By the time you have answered the above questions honestly, you will have a pretty good idea where you stand.  If answering these questions delivered a bit of a gut punch to you, listen to that prompting.  Set boundaries around those things that are most important to you.  I have heard it said that the priority in one’s schedule should go to those who will be sitting on the front row of the funeral.  Stop devoting every ounce of energy to those that will replace you within a week if you leave.  Stop giving more weight to that upcoming project requirement than you do to the people that will be implementing that project.

Here are a few tips that you can implement today to make an immediate impact in this area of your leadership:

  • Have the water cooler conversation.
    • That moment of personal connection with a team-member will pay dividends in the form of buy-in.  Don’t waste time, but the importance of meaningful conversation cannot be overstated.
  • Do not look at your phone/computer/tablet during the first hour or the last hour of every day.
    • You owe it to yourself to set aside 1/10th of your day for your own mental clarity.
  • If you find yourself having to regularly choose between a work dinner or dinner with the family- choose dinner with the family.
    • Think you’ll always have an opportunity to ask about your child’s day?  Try having a teenager.  They won’t always be interested in talking to you.  Invest in them while you can.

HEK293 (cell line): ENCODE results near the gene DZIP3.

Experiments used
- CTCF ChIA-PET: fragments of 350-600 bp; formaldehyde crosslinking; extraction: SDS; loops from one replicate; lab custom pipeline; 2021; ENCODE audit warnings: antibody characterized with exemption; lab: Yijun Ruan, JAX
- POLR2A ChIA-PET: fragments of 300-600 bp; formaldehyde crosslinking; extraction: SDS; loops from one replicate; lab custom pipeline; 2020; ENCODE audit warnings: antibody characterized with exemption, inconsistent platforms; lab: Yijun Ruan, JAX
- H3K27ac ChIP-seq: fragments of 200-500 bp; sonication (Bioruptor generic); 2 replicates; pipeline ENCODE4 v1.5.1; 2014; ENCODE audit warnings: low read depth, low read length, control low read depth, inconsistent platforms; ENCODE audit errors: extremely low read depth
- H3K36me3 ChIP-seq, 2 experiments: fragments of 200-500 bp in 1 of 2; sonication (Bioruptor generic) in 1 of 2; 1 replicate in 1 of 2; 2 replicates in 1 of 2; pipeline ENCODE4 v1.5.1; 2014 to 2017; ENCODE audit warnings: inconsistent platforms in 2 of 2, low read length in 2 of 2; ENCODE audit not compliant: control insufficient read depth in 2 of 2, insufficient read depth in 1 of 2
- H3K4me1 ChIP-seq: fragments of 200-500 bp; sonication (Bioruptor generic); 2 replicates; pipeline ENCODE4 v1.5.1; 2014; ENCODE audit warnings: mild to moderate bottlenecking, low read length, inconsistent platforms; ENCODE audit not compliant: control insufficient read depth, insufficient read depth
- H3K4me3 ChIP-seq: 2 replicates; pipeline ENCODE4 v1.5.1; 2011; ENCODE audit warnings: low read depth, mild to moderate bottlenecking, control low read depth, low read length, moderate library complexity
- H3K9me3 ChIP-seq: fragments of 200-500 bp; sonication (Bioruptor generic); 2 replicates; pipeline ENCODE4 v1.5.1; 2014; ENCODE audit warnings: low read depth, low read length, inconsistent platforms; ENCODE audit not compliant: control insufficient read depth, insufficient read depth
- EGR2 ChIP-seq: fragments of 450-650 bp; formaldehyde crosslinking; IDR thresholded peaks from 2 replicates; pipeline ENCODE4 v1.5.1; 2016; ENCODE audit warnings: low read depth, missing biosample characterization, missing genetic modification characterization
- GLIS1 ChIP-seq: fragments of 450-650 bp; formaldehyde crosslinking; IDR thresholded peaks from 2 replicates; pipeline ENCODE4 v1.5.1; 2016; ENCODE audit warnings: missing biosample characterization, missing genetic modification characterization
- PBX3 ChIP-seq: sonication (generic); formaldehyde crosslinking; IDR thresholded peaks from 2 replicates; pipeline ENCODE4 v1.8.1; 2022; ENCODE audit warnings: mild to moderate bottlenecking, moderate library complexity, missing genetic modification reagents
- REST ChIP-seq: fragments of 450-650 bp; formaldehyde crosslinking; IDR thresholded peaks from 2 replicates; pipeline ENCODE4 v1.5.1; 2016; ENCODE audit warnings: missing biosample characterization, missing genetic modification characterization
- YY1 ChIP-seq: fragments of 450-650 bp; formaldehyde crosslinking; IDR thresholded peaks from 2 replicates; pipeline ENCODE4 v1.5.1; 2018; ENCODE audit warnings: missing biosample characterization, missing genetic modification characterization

• There will always be an opportunity for another sale.  There won’t always be another opportunity for your child’s first dance.
    • As a parent, you are modeling for them what it means to be a provider, a protector, a partner, and a friend.  Make sure you are giving them an example that you’ll encourage them to follow.
  • Prioritize the right partnerships.  Start with your spouse.
    • I know… the vows said in good times or in bad.  Don’t make them bad if they don’t have to be.  If your spouse can enjoy the journey with you, the journey can last much longer.  Ignore this and you might find yourself without either.

Leadership is about influence… but leadership starts at home. Leadership starts with yourself.  You cannot be effectively leading if you are too busy reacting to every crisis around you.  Be intentional.  Set boundaries.  Lead well.

Don’t let the urgent crowd out the important. If you do, the important will become urgent.


Dr. Zebulan Hundley is an author, speaker, leadership coach, and the host of the podcast, Life-Giving Leadership with Dr. Zeb. With a doctorate in Church Leadership, Dr. Zeb specializes in non-profit leadership environments where volunteers comprise a majority of the workforce. His experience comes not only from the non-profit sector, but also from his time in for-profit corporations and in the U.S. Army. He currently serves as the Executive Pastor at Hope Church in Warner Robins, GA and has recently released his book, Learning the Art of Effective Leadership. Follow him on Facebook & Instagram @zebulanhundleyauthor